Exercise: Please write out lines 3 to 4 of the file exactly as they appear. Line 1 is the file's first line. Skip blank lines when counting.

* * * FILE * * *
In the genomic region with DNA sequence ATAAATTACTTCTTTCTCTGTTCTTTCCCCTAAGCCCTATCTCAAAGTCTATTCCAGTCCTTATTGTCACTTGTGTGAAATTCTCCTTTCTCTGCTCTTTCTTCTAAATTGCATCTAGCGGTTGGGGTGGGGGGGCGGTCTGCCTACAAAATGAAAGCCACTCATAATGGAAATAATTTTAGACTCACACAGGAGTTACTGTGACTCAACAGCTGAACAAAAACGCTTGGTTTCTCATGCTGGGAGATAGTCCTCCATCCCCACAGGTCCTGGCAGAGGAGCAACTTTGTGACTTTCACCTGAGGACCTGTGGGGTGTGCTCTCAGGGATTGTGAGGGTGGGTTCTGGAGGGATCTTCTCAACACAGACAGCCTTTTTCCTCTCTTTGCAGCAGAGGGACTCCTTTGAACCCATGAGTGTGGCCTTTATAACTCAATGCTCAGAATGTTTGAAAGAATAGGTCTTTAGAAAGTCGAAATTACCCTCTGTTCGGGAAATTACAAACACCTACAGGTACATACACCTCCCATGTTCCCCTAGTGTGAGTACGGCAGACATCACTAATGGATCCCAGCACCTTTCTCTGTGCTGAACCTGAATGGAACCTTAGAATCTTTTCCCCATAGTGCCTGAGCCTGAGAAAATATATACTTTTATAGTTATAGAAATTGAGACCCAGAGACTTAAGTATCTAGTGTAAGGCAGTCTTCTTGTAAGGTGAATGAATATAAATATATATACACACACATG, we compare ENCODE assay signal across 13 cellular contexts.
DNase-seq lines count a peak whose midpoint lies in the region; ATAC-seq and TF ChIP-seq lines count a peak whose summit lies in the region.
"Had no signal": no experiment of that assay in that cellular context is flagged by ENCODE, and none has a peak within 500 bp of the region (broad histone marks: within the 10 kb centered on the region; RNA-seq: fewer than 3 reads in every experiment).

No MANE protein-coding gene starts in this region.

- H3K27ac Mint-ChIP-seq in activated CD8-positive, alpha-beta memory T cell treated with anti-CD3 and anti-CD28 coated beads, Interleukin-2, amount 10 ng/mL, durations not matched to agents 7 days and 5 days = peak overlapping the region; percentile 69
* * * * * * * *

"Had no signal": no experiment of that assay in that cellular context is flagged by ENCODE, and none has a peak within 500 bp of the region (broad histone marks: within the 10 kb centered on the region; RNA-seq: fewer than 3 reads in every experiment).

No MANE protein-coding gene starts in this region.